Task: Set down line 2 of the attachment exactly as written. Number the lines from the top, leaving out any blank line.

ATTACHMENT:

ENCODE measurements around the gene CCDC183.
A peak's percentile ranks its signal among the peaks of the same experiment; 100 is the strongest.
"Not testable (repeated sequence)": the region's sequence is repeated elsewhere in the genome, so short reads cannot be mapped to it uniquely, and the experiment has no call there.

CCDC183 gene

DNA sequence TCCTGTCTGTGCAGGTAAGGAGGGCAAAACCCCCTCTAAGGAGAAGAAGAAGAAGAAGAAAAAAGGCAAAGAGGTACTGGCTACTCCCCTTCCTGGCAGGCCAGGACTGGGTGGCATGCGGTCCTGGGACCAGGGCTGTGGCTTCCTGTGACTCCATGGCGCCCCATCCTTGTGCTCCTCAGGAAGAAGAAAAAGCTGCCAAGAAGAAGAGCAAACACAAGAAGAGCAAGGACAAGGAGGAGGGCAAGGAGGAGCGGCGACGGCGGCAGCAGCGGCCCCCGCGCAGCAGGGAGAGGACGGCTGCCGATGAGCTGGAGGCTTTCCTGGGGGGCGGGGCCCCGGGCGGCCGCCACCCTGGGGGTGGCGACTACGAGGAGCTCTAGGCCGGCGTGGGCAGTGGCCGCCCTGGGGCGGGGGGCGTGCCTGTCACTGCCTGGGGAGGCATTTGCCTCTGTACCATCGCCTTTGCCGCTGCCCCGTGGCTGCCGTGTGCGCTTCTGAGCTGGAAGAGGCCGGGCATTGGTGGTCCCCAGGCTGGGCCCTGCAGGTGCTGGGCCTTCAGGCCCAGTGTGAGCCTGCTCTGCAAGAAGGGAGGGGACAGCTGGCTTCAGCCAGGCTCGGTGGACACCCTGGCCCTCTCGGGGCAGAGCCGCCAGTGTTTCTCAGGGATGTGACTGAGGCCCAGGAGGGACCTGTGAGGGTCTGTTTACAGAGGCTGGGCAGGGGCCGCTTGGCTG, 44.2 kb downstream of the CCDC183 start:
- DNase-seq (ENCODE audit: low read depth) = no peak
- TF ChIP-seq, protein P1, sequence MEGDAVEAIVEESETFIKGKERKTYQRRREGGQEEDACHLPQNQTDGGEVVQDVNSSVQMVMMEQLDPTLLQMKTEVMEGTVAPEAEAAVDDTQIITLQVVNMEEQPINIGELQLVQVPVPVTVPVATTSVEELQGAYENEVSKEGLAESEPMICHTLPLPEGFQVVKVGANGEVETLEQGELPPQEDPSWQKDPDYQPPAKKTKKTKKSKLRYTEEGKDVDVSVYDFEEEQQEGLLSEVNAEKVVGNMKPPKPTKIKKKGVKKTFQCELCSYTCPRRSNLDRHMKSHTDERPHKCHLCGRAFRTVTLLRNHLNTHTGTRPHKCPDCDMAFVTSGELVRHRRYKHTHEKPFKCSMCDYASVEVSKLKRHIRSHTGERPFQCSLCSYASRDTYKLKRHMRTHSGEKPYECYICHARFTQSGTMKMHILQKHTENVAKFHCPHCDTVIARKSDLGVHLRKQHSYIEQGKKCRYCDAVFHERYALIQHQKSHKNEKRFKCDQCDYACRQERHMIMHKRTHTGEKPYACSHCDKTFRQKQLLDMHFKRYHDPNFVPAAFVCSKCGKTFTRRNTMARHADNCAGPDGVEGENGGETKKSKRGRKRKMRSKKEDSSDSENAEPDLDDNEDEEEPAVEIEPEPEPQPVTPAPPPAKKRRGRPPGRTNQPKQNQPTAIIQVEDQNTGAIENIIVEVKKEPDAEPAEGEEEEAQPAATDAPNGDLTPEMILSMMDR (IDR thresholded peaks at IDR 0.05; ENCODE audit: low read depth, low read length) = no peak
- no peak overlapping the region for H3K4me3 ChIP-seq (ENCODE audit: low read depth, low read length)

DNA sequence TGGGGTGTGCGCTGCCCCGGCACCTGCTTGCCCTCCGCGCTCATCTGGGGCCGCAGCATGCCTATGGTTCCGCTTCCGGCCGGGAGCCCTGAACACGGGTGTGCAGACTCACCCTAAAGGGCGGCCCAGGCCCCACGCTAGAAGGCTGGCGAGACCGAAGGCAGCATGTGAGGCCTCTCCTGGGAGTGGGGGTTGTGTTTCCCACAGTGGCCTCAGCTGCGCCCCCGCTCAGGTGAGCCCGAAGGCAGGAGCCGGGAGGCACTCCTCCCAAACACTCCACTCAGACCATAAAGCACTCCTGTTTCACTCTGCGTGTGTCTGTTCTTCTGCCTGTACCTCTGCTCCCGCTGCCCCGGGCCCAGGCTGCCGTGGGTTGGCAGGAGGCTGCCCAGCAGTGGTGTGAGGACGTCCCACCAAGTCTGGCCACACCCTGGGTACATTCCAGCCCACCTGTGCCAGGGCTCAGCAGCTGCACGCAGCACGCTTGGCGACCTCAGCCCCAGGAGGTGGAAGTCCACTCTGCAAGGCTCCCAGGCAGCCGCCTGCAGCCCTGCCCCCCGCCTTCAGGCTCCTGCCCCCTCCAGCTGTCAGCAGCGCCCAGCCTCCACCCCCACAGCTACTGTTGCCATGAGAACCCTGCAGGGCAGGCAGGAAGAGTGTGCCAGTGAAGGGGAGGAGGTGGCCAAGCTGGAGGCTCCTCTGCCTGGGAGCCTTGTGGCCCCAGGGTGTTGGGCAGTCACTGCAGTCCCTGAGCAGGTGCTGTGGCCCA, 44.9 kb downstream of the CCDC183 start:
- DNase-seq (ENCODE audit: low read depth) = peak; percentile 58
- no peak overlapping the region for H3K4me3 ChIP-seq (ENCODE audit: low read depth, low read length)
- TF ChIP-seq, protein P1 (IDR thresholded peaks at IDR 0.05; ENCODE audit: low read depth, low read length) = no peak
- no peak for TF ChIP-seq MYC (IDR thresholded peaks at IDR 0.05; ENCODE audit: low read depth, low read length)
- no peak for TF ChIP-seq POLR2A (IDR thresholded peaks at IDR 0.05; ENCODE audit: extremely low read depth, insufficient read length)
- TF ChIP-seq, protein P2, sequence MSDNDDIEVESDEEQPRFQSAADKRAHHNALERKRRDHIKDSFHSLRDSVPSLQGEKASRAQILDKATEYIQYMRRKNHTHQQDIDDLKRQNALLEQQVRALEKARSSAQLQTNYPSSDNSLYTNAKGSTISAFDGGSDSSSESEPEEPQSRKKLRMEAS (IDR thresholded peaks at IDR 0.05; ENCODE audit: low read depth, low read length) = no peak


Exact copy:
A peak's percentile ranks its signal among the peaks of the same experiment; 100 is the strongest.